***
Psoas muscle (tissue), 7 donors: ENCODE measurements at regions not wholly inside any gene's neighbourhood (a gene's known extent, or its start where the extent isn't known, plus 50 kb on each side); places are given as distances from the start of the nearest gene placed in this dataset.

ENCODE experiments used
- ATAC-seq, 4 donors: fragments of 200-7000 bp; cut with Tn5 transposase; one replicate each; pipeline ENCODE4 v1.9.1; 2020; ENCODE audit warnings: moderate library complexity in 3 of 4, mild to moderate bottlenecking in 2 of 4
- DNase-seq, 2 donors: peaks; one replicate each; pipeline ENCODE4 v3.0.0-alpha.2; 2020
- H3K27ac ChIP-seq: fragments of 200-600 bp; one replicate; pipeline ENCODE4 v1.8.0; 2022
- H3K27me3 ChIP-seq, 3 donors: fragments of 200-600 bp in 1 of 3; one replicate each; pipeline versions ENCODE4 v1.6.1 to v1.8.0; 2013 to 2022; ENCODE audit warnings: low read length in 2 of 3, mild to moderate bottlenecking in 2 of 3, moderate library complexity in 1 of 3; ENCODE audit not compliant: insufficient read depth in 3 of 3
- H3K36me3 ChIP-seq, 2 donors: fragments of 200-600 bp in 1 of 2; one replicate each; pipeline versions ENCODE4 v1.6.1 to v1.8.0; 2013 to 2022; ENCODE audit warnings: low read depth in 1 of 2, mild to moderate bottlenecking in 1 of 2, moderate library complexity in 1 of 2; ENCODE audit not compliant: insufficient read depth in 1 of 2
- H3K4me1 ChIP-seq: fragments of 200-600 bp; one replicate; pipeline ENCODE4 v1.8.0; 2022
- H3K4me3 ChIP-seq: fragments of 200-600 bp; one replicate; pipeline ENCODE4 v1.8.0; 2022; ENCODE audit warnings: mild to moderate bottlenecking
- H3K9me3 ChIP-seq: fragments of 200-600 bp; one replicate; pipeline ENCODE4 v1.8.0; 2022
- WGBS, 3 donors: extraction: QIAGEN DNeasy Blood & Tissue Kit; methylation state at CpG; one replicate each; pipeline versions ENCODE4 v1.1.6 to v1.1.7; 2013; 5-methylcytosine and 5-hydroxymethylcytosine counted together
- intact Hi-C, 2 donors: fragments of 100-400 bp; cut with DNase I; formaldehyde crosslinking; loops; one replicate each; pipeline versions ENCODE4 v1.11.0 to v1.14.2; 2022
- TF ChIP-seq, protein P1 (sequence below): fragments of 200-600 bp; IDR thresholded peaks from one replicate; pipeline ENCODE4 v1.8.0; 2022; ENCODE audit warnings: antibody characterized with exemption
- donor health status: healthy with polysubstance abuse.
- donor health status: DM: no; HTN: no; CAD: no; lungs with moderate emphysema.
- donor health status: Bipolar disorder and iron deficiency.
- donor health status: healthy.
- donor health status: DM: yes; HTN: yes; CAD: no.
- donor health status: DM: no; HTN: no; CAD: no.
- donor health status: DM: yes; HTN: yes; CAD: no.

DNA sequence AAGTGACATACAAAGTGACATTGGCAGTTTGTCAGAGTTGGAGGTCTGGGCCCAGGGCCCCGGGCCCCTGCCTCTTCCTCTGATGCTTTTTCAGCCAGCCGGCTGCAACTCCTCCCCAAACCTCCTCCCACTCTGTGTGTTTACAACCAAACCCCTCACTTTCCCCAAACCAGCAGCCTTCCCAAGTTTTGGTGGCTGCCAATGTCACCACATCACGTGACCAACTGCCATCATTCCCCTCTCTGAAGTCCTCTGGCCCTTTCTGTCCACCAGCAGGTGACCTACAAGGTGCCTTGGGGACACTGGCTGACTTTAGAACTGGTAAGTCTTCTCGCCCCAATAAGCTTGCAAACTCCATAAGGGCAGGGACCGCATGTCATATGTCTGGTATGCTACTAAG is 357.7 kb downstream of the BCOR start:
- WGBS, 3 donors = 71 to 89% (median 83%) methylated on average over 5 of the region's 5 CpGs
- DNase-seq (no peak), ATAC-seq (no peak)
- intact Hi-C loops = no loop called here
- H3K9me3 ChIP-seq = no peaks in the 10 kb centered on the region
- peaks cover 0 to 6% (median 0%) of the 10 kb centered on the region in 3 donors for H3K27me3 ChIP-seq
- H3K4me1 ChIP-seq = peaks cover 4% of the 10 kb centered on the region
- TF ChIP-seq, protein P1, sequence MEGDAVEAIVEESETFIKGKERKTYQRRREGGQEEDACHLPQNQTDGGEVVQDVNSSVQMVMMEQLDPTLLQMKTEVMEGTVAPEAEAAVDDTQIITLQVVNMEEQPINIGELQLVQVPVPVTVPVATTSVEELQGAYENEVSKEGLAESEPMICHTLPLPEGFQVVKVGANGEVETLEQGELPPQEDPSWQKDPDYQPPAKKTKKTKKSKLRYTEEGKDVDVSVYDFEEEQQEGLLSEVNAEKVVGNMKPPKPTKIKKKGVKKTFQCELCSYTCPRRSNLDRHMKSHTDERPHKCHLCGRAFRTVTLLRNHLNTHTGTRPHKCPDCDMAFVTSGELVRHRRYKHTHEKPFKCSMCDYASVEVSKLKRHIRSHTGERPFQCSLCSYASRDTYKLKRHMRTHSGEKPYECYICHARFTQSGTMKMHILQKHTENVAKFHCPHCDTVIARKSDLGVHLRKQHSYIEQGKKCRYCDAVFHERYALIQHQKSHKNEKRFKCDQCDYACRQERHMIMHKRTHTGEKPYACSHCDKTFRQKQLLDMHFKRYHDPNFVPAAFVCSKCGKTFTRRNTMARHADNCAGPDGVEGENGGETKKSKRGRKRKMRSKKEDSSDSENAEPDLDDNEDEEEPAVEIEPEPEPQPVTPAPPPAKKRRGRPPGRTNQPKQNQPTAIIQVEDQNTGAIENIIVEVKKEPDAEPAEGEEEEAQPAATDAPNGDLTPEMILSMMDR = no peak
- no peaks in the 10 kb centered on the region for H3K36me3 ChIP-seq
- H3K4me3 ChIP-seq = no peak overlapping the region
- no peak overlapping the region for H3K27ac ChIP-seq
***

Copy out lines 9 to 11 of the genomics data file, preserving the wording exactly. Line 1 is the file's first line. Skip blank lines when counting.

- H3K4me3 ChIP-seq: fragments of 200-600 bp; one replicate; pipeline ENCODE4 v1.8.0; 2022; ENCODE audit warnings: mild to moderate bottlenecking
- H3K9me3 ChIP-seq: fragments of 200-600 bp; one replicate; pipeline ENCODE4 v1.8.0; 2022
- WGBS, 3 donors: extraction: QIAGEN DNeasy Blood & Tissue Kit; methylation state at CpG; one replicate each; pipeline versions ENCODE4 v1.1.6 to v1.1.7; 2013; 5-methylcytosine and 5-hydroxymethylcytosine counted together